The final three of nine defendants sued for deceptively marketing dietary supplements will settle charges the FTC and the State of Maine filed in February 2017. The agencies charged the defendants with using deceptively formatted radio infomercials and print ads with fictitious endorsers to pitch products they claimed would improve memory and reduce back and joint pain.
The proposed orders announced today bar Synergixx, LLC, an ad agency, its principal, Charlie R. Fusco, and Ronald Jahner from engaging in a wide range of marketing practices that have caused financial injury to consumers. The settlement orders announced today are similar to the orders against the other defendants, which the FTC announced earlier this year.
The FTC and State of Maine charged all nine defendants with making false and misleading claims about the supplements CogniPrin and FlexiPrin. The claims include that CogniPrin: 1) reverses mental decline by 12 years; 2) improves memory by 44 percent; and 3) improves memory in as little as three weeks and is clinically proven to improve memory; and that FlexiPrin: 1) reduces joint and back pain, inflammation, and stiffness in as little as two hours; 2) rebuilds damaged joints and cartilage; and 3) has been clinically proven to reduce the need for medication in 80 percent of users and to reduce morning joint stiffness in all users.
According to the complaint, Synergixx LLC and Fusco promoted CogniPrin and FlexiPrin through 30-minute radio ads that were deceptively formatted to sound like educational talk shows. The complaint also alleges that Synergixx and Fusco created inbound call scripts that deceptively claimed that consumers could try the supplements “risk-free” with an unconditional 90-day money-back guarantee, without disclosing burdensome requirements for obtaining refunds and making product returns.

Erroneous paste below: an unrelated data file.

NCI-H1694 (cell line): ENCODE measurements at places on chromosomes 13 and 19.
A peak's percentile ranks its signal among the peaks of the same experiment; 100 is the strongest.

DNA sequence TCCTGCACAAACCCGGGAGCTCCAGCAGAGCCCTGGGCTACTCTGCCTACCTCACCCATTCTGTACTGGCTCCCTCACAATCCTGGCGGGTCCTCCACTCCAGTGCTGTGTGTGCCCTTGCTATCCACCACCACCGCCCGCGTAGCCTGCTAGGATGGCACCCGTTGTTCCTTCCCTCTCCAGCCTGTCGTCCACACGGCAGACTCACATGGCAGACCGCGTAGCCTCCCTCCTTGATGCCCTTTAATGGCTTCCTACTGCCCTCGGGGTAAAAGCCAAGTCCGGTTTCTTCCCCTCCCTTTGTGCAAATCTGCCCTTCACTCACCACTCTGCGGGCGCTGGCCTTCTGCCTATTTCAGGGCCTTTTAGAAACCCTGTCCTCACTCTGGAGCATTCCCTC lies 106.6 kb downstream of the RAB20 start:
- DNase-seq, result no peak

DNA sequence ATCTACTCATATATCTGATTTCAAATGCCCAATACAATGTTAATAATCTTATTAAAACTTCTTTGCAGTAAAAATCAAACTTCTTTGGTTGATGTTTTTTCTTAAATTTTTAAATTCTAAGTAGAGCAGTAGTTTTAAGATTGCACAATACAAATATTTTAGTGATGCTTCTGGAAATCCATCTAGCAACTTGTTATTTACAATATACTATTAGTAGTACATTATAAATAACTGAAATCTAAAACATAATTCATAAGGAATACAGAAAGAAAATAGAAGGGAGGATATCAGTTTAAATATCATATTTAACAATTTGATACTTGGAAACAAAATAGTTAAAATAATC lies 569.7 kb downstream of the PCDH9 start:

The complaint also alleges that the defendants failed to disclose that consumers would have to enroll in an auto-ship continuity plan to qualify for the “risk-free” trial offer, and would have 14 days or less to try the products. It also charges Synergixx and Fusco with failing to make important disclosures when they “up-sold” consumers negative option buying clubs and discount medical programs with ongoing fees, charging many consumers for poorly disclosed auto-ship continuity plans they did not want.
In addition, Jahner, whom defendants presented as an objective medical expert, was charged with providing endorsements without examining the products or exercising his represented expertise. The defendants also allegedly failed to disclose that he was paid a percentage of FlexiPrin and CogniPrin sales revenues.
The two orders announced today settle the charges against Synergixx, Fusco and Jahner, and bar them from making the false or unsubstantiated health claims challenged in the complaint, require them to have competent and reliable scientific evidence when making health-related claims, and require them to clearly disclose their material connections between product sellers and product endorsers.
The defendants are also barred from misrepresenting the existence or outcome of tests and studies when they promote health products. Additionally, defendants Synergixx and Fusco are barred from employing deceptive marketing practices relating to cancellations, negative-option payment plans, upsold merchandise, and deceptive pricing practices.
The order against Synergixx and Fusco also requires that when they sell products through continuity programs, they must obtain customers’ express informed consent prior to enrolling consumers into such plans, including free-trial offers that convert to continuity programs at the end of the trial period. Finally, the order against Synergixx and Fusco imposes a $6.5 million monetary judgment that is suspended based on their inability to pay.
The Commission vote approving the proposed stipulated orders was 2-0. The FTC filed the proposed orders in the U.S. District Court for the District of Maine. The FTC appreciates the assistance provided by the Maine Office of the Attorney General in bringing and resolving this case.
NOTE: Stipulated final orders have the force of law when approved and signed by a District Court judge.
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